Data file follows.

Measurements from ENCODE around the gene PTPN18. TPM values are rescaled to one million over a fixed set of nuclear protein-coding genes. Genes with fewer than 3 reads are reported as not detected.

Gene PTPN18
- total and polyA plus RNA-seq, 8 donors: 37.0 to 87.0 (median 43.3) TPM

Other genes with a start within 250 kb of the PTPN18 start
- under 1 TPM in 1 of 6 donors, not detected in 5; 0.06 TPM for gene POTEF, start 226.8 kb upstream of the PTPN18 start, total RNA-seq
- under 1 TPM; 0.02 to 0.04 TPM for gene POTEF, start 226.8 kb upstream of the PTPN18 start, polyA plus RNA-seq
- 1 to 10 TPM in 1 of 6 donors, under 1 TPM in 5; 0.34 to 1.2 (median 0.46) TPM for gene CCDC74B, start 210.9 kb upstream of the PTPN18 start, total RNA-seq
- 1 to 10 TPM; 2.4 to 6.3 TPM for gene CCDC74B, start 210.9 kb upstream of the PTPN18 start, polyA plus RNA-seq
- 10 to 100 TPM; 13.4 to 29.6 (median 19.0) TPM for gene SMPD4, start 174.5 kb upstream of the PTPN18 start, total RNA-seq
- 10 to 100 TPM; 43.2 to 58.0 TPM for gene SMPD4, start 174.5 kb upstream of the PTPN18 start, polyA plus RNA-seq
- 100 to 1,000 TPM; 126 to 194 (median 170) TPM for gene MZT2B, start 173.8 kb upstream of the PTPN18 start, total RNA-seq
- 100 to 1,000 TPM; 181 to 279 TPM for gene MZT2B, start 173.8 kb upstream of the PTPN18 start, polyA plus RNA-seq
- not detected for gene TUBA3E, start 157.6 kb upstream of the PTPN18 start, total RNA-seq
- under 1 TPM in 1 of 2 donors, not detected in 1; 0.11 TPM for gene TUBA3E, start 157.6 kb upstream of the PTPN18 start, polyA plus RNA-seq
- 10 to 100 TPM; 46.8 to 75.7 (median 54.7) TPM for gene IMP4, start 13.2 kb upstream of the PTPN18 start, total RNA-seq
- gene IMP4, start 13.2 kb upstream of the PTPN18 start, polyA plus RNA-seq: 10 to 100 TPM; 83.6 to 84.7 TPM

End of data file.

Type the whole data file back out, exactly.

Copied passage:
Measurements from ENCODE around the gene PTPN18. TPM values are rescaled to one million over a fixed set of nuclear protein-coding genes. Genes with fewer than 3 reads are reported as not detected.

Gene PTPN18
- total and polyA plus RNA-seq, 8 donors: 37.0 to 87.0 (median 43.3) TPM

Other genes with a start within 250 kb of the PTPN18 start
- under 1 TPM in 1 of 6 donors, not detected in 5; 0.06 TPM for gene POTEF, start 226.8 kb upstream of the PTPN18 start, total RNA-seq
- under 1 TPM; 0.02 to 0.04 TPM for gene POTEF, start 226.8 kb upstream of the PTPN18 start, polyA plus RNA-seq
- 1 to 10 TPM in 1 of 6 donors, under 1 TPM in 5; 0.34 to 1.2 (median 0.46) TPM for gene CCDC74B, start 210.9 kb upstream of the PTPN18 start, total RNA-seq
- 1 to 10 TPM; 2.4 to 6.3 TPM for gene CCDC74B, start 210.9 kb upstream of the PTPN18 start, polyA plus RNA-seq
- 10 to 100 TPM; 13.4 to 29.6 (median 19.0) TPM for gene SMPD4, start 174.5 kb upstream of the PTPN18 start, total RNA-seq
- 10 to 100 TPM; 43.2 to 58.0 TPM for gene SMPD4, start 174.5 kb upstream of the PTPN18 start, polyA plus RNA-seq
- 100 to 1,000 TPM; 126 to 194 (median 170) TPM for gene MZT2B, start 173.8 kb upstream of the PTPN18 start, total RNA-seq
- 100 to 1,000 TPM; 181 to 279 TPM for gene MZT2B, start 173.8 kb upstream of the PTPN18 start, polyA plus RNA-seq
- not detected for gene TUBA3E, start 157.6 kb upstream of the PTPN18 start, total RNA-seq
- under 1 TPM in 1 of 2 donors, not detected in 1; 0.11 TPM for gene TUBA3E, start 157.6 kb upstream of the PTPN18 start, polyA plus RNA-seq
- 10 to 100 TPM; 46.8 to 75.7 (median 54.7) TPM for gene IMP4, start 13.2 kb upstream of the PTPN18 start, total RNA-seq
- gene IMP4, start 13.2 kb upstream of the PTPN18 start, polyA plus RNA-seq: 10 to 100 TPM; 83.6 to 84.7 TPM